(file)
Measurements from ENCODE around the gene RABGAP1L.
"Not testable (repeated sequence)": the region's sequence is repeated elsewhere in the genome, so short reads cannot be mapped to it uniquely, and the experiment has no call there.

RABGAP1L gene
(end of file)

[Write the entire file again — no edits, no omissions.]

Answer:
Measurements from ENCODE around the gene RABGAP1L.
"Not testable (repeated sequence)": the region's sequence is repeated elsewhere in the genome, so short reads cannot be mapped to it uniquely, and the experiment has no call there.

RABGAP1L gene